UConn’s Stewart makes history in Tampa

Published on CrowsNestStPete.com April 2015

She is the only player in women’s basketball history to win three national championships and three Final Four Most Outstanding Player awards.

 She was awarded the Associated Press Player of the Year for two consecutive seasons and is 18-0 in NCAA tournament games while wearing a Connecticut Huskies uniform.

Yet, Breanna Stewart still hasn’t met her own expectations.

After defeating Notre Dame 63-53 in the 2015 NCAA championship game Tuesday night, Stewart reminded the world that her goal was to win four championships at UConn.

Stewart said she is grateful for the individual accolades, but the team’s success is most important to her.

“I think that, you know, it’s a cool feeling that kind of thing,” Stewart said. “But the championship is most important. And as I said on the stage, I thought that Moriah should have gotten the MOP.  I thought the way she played was phenomenal these past two games.  And I think that people wanted to give it to me just because it was my opportunity to win three in a row.”

Stewart shot 4-for-8 on the night and recorded 8 points and 15 rebounds. She finished the 2015 Final Four with 33 points and 23 rebounds.

“I think it’s really surreal, and I think I haven’t had a chance to even think about that — the fact that I’ve won three National Championships,” Stewart said.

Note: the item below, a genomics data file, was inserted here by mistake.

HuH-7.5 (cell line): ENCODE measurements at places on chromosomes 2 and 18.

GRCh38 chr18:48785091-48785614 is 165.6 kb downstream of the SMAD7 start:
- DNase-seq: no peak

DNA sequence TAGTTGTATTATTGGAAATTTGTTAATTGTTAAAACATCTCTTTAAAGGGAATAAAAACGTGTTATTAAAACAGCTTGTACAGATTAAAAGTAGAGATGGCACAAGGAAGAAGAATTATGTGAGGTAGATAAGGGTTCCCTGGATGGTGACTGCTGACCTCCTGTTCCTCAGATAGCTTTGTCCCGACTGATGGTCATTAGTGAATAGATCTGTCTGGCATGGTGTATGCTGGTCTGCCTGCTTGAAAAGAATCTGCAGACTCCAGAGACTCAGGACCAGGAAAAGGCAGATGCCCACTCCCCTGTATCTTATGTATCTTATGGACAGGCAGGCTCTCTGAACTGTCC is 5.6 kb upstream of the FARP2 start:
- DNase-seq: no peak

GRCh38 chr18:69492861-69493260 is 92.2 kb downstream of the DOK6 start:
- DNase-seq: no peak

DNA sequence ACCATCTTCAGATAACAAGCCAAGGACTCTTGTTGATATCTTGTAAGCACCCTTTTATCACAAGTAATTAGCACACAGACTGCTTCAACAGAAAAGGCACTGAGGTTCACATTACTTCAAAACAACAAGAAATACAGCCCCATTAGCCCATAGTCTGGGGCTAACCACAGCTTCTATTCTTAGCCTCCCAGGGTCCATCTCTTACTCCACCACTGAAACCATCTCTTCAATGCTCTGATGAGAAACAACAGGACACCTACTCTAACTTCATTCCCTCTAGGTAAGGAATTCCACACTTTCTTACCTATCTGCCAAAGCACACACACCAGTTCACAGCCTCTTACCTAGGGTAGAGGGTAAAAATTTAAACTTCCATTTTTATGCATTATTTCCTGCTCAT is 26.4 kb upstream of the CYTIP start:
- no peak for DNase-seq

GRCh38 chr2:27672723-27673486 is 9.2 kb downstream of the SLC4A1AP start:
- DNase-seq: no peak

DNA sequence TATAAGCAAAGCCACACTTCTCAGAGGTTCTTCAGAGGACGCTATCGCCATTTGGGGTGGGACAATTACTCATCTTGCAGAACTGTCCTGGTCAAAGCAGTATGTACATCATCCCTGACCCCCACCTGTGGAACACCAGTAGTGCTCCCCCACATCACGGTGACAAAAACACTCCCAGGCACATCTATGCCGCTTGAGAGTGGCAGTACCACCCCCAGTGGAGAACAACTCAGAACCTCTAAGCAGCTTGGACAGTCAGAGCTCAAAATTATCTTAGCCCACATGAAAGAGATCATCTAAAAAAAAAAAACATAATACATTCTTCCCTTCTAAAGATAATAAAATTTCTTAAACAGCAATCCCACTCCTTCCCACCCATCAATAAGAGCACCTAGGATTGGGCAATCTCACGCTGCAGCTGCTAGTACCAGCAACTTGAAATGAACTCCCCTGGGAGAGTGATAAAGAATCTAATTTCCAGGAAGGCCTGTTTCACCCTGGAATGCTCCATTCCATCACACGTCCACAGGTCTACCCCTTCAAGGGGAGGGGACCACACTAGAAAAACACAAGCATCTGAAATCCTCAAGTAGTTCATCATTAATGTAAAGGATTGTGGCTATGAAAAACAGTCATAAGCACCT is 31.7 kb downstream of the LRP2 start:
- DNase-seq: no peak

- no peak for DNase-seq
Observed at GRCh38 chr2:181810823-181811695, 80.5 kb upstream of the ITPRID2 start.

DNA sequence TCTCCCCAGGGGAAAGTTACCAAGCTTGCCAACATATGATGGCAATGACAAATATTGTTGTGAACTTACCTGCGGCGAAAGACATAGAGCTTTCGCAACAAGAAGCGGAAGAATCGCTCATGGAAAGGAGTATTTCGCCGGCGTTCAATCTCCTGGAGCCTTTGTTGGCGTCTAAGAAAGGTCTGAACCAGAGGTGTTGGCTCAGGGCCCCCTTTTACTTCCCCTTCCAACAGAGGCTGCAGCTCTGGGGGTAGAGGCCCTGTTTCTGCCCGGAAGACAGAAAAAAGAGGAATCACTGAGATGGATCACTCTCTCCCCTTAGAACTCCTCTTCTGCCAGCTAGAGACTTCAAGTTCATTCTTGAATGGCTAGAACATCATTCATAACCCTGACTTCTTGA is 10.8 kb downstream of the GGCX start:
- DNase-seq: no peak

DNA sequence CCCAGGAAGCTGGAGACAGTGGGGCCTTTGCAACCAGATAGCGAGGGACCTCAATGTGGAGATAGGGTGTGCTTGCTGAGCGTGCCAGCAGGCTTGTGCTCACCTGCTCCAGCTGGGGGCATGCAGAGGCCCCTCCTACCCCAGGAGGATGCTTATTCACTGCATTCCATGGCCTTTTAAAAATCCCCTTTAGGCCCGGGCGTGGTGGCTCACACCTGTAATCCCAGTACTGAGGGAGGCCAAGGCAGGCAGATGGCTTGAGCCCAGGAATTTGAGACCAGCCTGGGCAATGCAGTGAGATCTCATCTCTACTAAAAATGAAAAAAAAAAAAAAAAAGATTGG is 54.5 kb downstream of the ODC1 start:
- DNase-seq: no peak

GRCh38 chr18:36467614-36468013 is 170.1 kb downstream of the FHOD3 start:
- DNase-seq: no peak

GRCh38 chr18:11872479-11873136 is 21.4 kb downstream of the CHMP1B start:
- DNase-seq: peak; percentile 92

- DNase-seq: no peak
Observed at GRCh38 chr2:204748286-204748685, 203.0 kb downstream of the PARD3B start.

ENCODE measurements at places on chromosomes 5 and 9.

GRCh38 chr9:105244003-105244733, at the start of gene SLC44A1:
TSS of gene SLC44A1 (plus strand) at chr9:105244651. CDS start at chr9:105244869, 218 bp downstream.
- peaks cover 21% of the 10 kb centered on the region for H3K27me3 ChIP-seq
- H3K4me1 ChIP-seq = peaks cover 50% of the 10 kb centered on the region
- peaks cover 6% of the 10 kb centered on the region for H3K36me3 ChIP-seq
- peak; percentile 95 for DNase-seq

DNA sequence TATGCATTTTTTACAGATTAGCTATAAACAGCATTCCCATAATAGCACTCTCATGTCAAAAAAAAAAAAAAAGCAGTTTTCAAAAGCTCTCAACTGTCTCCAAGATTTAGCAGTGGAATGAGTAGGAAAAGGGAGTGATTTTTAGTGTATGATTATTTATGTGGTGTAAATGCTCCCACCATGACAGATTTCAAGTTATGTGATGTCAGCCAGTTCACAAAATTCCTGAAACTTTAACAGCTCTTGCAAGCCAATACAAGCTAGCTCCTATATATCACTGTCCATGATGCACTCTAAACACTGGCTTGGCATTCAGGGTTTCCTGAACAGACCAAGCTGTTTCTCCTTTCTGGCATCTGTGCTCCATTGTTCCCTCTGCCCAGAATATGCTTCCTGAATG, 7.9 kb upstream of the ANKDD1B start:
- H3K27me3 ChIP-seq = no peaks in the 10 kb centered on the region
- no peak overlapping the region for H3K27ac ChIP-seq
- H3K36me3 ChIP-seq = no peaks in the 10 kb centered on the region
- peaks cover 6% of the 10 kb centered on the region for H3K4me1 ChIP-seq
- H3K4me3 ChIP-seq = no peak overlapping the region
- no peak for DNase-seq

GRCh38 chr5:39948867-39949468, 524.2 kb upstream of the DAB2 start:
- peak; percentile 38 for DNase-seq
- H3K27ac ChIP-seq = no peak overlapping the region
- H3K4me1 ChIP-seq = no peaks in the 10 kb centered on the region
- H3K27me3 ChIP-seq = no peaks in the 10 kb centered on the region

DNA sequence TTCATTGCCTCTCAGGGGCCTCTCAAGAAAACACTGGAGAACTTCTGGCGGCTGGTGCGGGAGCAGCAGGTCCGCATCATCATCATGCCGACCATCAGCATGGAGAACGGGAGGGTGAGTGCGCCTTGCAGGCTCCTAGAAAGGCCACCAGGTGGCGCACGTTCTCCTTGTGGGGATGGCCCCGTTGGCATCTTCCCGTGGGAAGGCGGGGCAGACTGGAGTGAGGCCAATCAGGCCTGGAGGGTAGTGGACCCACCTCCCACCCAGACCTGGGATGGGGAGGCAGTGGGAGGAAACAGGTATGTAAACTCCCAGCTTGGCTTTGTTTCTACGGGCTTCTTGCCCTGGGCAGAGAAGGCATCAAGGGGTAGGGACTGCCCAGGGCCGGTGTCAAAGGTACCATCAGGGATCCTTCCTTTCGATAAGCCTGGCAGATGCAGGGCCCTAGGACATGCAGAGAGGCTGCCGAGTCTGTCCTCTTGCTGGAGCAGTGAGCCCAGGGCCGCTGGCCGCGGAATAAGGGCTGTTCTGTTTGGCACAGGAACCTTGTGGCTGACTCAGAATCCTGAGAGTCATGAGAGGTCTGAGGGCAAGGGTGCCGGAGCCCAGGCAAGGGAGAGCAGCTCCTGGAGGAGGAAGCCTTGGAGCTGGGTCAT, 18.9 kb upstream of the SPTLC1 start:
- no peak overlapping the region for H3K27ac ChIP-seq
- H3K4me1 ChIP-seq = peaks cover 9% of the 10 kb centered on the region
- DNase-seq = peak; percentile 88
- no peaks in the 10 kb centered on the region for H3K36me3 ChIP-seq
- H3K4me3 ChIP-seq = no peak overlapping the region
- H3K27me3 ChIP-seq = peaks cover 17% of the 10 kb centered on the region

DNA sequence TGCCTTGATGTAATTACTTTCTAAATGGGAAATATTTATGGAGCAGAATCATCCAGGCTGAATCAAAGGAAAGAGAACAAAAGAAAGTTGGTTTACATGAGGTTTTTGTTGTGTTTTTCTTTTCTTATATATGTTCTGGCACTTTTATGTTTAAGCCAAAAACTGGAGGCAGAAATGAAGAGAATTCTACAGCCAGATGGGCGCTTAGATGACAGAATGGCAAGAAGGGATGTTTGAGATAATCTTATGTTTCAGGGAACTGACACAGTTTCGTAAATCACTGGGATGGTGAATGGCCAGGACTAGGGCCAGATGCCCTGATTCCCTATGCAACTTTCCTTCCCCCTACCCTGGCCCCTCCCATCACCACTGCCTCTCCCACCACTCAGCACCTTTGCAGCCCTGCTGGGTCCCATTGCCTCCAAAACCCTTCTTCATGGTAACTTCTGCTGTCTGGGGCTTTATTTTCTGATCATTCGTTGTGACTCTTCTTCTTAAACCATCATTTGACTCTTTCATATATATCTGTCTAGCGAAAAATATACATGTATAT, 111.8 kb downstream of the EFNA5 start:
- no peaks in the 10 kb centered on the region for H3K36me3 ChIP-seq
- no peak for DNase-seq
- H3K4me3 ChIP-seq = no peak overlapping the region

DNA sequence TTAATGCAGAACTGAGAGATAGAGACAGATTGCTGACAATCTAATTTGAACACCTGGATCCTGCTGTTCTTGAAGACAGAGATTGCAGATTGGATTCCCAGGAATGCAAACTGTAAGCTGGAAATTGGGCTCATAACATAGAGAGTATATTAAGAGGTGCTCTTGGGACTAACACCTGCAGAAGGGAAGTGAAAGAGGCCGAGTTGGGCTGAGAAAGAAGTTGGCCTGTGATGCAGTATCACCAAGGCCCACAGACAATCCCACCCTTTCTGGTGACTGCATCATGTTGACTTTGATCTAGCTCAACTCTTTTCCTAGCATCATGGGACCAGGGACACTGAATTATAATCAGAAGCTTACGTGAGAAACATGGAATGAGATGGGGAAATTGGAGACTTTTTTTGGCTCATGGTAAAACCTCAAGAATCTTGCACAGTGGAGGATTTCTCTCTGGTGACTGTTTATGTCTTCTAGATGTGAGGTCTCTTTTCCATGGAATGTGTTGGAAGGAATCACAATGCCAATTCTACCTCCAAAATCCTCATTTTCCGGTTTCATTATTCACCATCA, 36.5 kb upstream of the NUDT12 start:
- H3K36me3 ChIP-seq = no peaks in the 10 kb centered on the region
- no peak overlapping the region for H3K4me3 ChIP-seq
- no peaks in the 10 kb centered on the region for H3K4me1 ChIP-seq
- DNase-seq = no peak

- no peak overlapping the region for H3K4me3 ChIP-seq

It was a historical night for the program. Following the final buzzer, former UConn players, including two time WNBA and NCAA champion Maya Moore, ran onto the court to celebrate with the team and congratulate head coach Geno Auriemma on his 10th championship.

Auriemma is just the third coach in any college or professional sport to win 10 championships. Phil Jackson (Bulls and Lakers) and John Wooden (UCLA) are the others. 

Auriemma fielded questions after the game about his legacy and where he ranks among the greatest coaches. But he said he’ll let other people decide that, and then directed the attention to his players.

“There just hasn’t been a player like Stewy in the women’s game in a long, long time,” Auriemma said. “So for her to get three most outstanding players — as I said — she set her goal to do that. And maybe that’s why she broke down up on the stage today — that she knows how hard she worked to get here, and I’m proud of her.”

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